When the passive observer’s position is inferior to the high achiever, anger and displeasure will be more likely to occur. This is particularly likely when the superior position was perceived as undeserved (Feather, 2008). Inferior observers were predicted to degrade and experience schadenfredue towards the high achiever when they failed. The inferior passive observer would be more likely to feel jealous towards the high achiever in comparison to a passive observer with a higher status (Feather, 2008). Feather and Nairn (2005) produced results that establish the crucial roles that deservingness is judged and feelings of resentment occurring in respect to schadenfreude. Resentment was reported in one instance of the high achiever which anticipated degrading of the high achiever with an expected resentment and degrading predicting schadenfreude for the failure of the high achiever (Feather, 2005).

Emotions involved with another person's outcome[edit | edit source]

Emotions such as satisfaction or pleasure are commonly expected for outcomes that are judged as deserved which are generally followed by a feeling of justice. Pleasure often occurs following a deserved positive action producing a positive outcome or a negative action leading to a deserved negative outcome (Feather, 2006). Depending on the degree to which one deserves the outcome, the satisfaction or pleasure will vary, this is generally moderated by perceived responsibility, if they are ingroup or outgroup or whether they are liked or not by the observer (Feather, 2006). An example of these emotions is when the others actions produce a positive outcome that is perceived to be deserved, which will produce stronger feelings of pleasure when that person is a member of the observers ingroup and is liked. Pleasure would not be felt so strongly if the other belonged to an outgroup or was disliked (Feather, 2006). Pleasure about another person’s deserved outcome is similar to that of basking in reflected glory (BIRGing), that is a self – serving cognition where an association is made by an individual and someone of success, this way the success becomes their own. Dissatisfaction occurs when the judgement of undeservingness is the result about the others person’s outcome, this feeling often follows by the feeling of injustice with a degree of resentment (Feather, 2006).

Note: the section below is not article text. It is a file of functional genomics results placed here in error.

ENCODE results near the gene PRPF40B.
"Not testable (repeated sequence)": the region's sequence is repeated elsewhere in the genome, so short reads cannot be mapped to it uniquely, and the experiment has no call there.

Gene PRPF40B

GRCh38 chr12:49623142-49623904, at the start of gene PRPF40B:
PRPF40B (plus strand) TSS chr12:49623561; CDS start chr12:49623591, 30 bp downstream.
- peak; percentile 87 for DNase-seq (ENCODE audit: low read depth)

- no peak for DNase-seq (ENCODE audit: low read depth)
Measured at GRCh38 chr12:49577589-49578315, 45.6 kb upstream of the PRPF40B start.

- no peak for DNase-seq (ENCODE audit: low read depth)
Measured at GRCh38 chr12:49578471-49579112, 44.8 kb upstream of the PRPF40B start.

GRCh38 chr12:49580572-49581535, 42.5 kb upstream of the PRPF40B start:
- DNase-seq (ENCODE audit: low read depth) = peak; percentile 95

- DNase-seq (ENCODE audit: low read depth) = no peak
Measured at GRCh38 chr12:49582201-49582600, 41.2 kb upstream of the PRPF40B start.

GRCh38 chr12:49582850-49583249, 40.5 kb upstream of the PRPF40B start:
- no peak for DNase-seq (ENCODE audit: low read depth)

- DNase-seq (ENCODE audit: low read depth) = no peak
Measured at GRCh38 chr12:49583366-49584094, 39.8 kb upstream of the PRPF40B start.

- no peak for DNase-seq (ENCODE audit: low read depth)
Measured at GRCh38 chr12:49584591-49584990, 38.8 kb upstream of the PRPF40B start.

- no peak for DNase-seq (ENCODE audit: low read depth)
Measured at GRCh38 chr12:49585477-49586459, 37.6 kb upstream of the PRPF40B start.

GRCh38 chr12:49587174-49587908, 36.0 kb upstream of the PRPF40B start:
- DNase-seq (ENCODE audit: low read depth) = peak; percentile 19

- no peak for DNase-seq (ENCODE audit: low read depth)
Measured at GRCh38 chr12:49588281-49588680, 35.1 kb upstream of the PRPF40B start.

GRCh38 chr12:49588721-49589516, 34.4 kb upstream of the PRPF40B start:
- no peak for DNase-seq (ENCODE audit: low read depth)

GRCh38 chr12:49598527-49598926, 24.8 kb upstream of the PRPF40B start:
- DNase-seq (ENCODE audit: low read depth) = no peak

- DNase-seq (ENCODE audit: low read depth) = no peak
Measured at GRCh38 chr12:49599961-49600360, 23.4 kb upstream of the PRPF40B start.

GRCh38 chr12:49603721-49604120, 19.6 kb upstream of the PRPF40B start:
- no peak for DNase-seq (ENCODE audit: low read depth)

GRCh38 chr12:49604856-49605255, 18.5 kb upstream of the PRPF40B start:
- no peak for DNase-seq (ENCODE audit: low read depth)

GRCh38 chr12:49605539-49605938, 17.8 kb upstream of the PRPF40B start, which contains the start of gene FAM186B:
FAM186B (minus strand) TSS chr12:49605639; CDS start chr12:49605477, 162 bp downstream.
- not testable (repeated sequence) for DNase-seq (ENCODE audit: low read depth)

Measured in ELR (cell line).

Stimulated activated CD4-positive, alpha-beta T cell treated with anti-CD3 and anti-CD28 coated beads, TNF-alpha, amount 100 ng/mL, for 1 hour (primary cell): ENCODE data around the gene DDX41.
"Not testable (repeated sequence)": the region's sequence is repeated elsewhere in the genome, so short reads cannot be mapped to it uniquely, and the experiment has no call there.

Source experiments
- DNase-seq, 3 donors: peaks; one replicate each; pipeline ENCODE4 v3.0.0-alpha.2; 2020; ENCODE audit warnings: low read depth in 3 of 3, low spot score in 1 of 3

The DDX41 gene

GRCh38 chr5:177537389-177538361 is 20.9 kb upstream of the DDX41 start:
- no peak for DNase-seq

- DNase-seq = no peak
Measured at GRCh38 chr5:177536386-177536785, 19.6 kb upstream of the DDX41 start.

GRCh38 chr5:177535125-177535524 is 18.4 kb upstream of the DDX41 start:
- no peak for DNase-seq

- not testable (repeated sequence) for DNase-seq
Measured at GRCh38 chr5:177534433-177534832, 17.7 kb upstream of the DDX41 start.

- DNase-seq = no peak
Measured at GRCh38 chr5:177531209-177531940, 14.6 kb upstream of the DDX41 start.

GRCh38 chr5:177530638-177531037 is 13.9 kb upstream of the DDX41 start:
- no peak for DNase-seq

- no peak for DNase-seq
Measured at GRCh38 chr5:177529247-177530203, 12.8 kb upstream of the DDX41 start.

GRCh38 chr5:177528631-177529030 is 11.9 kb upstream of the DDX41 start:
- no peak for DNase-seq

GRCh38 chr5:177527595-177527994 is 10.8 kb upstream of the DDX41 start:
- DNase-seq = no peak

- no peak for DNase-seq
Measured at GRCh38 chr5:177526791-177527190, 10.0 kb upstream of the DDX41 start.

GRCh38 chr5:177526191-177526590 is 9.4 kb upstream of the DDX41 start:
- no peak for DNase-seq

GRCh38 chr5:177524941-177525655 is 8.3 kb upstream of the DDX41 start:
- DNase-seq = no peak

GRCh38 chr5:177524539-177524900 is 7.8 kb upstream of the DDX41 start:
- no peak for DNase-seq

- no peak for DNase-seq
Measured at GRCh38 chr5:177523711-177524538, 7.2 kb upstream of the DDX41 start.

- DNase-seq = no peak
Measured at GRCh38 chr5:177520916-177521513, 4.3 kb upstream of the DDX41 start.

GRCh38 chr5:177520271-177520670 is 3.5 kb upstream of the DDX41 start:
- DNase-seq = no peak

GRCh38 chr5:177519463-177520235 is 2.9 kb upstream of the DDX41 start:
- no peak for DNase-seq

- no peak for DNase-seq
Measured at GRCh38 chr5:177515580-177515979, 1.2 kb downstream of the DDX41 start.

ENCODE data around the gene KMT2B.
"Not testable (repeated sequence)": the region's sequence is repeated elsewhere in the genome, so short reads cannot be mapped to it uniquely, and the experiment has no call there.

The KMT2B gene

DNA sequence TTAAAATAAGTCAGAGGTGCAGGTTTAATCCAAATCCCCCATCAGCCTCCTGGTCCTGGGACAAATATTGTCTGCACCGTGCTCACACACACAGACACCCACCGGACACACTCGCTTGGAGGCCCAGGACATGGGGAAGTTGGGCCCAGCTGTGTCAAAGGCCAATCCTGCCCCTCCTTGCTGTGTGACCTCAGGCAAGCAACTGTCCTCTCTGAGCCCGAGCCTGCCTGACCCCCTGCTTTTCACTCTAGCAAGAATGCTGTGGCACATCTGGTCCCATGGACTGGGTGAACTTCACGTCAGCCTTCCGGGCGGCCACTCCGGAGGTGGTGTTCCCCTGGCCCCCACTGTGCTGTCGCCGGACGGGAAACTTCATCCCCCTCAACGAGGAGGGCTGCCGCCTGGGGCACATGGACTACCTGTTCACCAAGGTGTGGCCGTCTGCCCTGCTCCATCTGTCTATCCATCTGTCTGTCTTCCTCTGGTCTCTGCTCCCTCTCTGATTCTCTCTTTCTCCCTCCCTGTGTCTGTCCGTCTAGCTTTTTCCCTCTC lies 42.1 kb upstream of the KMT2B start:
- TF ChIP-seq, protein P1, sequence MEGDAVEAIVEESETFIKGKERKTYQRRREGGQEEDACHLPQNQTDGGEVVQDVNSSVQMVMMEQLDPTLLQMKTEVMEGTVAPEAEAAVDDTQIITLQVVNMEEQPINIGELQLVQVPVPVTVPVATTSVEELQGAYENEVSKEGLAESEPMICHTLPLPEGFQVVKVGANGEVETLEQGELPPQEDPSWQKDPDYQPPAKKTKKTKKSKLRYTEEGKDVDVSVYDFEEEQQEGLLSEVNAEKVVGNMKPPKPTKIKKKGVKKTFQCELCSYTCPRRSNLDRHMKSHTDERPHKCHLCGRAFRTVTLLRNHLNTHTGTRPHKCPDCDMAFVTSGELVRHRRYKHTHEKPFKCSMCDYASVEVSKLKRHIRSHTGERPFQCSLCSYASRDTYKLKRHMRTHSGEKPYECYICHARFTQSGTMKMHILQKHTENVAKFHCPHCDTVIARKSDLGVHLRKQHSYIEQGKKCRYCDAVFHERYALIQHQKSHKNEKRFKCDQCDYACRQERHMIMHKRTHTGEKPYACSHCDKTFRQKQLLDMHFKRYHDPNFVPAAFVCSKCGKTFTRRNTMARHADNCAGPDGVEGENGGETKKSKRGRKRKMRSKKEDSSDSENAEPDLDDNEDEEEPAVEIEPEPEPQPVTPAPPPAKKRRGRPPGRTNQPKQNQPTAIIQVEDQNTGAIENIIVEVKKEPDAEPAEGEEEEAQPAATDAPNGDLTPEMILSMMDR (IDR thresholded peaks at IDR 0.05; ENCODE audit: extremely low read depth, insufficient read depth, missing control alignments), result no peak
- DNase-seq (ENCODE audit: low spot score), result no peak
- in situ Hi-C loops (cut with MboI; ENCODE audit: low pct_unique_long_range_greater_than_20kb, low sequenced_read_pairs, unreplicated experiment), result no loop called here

Dissatisfaction is often accompanied by sympathy when a positive action results in a negative outcome that is perceived to be undeserved. Depending on the degree of the others observed responsibility, like versus dislike and ingroup versus outgroup relations would provide varying levels of sympathy (Feather, 2006). Stronger sympathy would occur in a situation where the other person is part of the observers ingroup and is liked rather than belonging to an outgroup and being disliked (Feather, 2006). When a negative action results in a positive outcome (perceived as undeserved), feelings of dissatisfaction and injustice would be accompanied by anger and resentment (Feather, 2006). These emotions would vary depending on the perceived degree of undeservingness which is facilitated by perceived responsibility.

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Emotions involved with ones own outcomes[edit | edit source]

Feelings of justice are again felt when it comes to the judgement of deservingness for one’s own outcomes. The emotion that occurs with this sense of justice will depend on the outcomes valence (Feather, 2006). When an positive deserved outcome occurs the feelings will again be satisfaction as well as pride and self - fulfillment. These feelings however, will vary depending on the degree of self – perceived deservingness (Feather, 2006). An example being when pride is felt as a result of a positive outcome, the pride felt would be much stronger when that person self - evaluation is positive rather than negative. When a negative action results in a negative outcome that is deserved, feelings such as sadness or depression would occur with the negative outcome which may be followed with regret, shame and even guilt (Feather, 2006). This however, can depend on whether harm to another person is the result of this negative outcome (Feather, 2006). Again, these negative feelings would be contingent on the degree of deservingness perceived that is regulated with responsibility and self – evaluation such as these feelings would be stronger when they are negative than when they are positive (Feather, 2006).

There are different emotions that occur when there is a judgement of undeservingness. These emotions include injustice where the type of emotion would depend on whether the outcome is positive or negative (Feather, 2006). When a negative action leads to a positive outcome that is believed to be undeserved, the feelings of pleasure would arise followed by feelings of guilt. Depending on the degree of self’s perceived undeservingness as responsibility and self – evaluation, feelings would differ (Feather, 2006). If ones positive action leads to an undeserved negative outcome feelings that occur include disappointment and resentment (Feather, 2006). When actions or outcomes are judged as more positively or negatively, emotions will be more intense (Feather, 2006). When the self receives a positive outcome, pride will be much stronger, more so when it is followed by an extremely positive action. If another person’s outcome is very negative, feelings of sympathy would be much stronger which is more so when there action is highly positive (Feather, 2006).

Exercise : Emotions on Deservingness

Happy face.svg Reflect on your own emotions as you consider the following deserved or undeserved outcomes: